#1




Problem with integration.
Hi, already tried few routines from GSL and it seems it doesn't work.
Function: 1/(x^2  alpha^2) Can anyone tell how to calculate that numerically. Tried to do it by "hand" as well but no good results. Cheers. 
#2




Huh? What doesn't work?
What, exactly, did you try? (What functions?) What, exactly, did you feed the functions? (Integration limits? Value of alpha?) What, exactly, did you expect to get? What, exactly, did the rascally functions give you? What, exactly, do you not understand about the difference between what you expected and what you got? Quote:
What, exactly, is your assignment? Is it to calculate a particular value of integral (with given limits and alpha)? Or is it to derive (or discoverby reading a calculus book) an analytical formula for the integration and apply it to a particular problem? Or is it to discover which numerical methods might be appropriate (and successful) for a given problem by comparing numerical results with the analytical solution? Or what? Regards, Dave 
#3




Hi,
actually the function looks like this [tex] f(y,z) = \int^{\infty}_{\infty} \left( \frac{2y}{x^2y^2} \right) \frac{dx}{e^{xz}+1} [tex] so you have always two singularities at +/y. Already tried to do simple sum getting symmetrically from both sides of singularities  but results are bad. Tried GSL integration: qags, qagp, qawc.  answer I got: bad integral behavior or integral is divergent, or slowly convergent Cheers 
#4




That's a lot different from your first post.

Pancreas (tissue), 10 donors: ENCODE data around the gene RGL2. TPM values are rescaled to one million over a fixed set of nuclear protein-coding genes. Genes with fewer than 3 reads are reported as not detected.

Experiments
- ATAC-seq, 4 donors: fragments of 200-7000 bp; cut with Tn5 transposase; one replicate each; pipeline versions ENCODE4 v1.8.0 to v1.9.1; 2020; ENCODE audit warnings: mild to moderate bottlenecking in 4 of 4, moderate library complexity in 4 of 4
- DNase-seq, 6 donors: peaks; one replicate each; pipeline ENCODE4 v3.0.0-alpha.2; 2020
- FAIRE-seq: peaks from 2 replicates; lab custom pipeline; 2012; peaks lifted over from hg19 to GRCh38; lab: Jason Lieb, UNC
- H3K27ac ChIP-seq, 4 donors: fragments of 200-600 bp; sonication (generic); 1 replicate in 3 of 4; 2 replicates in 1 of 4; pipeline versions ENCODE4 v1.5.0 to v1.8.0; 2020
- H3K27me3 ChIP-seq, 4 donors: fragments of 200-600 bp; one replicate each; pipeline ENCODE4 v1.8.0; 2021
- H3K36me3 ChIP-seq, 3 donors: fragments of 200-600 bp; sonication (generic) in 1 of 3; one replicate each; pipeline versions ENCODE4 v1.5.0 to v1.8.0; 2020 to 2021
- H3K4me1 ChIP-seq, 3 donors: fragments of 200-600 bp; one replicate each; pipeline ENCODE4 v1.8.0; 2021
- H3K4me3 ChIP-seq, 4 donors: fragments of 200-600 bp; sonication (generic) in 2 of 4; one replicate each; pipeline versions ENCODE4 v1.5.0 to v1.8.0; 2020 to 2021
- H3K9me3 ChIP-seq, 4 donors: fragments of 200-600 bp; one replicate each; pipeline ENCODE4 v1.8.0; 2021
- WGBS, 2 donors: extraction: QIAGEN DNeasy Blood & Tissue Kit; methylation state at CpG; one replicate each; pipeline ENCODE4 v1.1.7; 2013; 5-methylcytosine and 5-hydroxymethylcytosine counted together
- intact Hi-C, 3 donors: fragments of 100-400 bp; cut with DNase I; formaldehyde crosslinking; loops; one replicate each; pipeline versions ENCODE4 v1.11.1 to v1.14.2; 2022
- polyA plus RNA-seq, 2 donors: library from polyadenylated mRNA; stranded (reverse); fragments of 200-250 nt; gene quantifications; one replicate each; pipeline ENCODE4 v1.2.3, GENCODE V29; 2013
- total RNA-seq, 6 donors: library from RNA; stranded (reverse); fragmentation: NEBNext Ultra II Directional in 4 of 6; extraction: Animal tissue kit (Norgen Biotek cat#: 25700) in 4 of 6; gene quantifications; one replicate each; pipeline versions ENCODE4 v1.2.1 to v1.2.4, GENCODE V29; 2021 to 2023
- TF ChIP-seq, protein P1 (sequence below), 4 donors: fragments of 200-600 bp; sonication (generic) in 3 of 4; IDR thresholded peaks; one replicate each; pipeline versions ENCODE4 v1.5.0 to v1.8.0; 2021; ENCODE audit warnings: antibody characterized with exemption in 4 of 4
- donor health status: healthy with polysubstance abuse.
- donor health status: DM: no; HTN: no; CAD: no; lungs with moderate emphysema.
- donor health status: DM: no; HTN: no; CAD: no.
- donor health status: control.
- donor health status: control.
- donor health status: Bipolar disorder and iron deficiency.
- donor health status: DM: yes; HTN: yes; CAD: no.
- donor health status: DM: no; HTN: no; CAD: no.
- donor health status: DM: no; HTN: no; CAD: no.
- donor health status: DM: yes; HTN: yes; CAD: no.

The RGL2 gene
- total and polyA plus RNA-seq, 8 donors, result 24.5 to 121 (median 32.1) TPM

The first part of your original question concerns numerical solutions, but how about looking at the function and seeing what to expect? I mean, even if your goal is an analytical solution, sometimes a numerical approach can give some insight, but you still have to think about things. I see the product of two terms under the integral sign: 2y/(x^2y^2) and 1/(exp(xz) + 1) Let's just pick convenient values of y and z and see what it looks like. For example, let y = 1 and z = 0. You want to integrate from x = minus infinity to infinity. Then the two product terms of the integrand are 2/(x^2  1) and 1/(exp(x) + 1) Now, without trying to come up with an analytic solution, you could note that the second term is pretty civilized (stays finite everywhere; approaches zero at one limit, approaches one at the other I think), but the first term has a nonintegrable singularities at x = 1 and x = 1. (The function in your first post has nonintegrable singularities at x = alpha and x = alpha, right?) What happens with your numeric attempts if you try integrate this specific product (with y = 1, z = 0) as you approach x = 1 from the left? Try it for, say, 0 to 0.9? How about 0 to 0.99? Etc. Is it just possible that the function is not integrable over the interval minus infinity to infinity for these particular values of y and z? Are there any other values of y and z that make it behave differently (and, maybe, allow some additional insight)? Or...maybe I'm missing something. (It wouldn't be the first time.) Regards, Dave 
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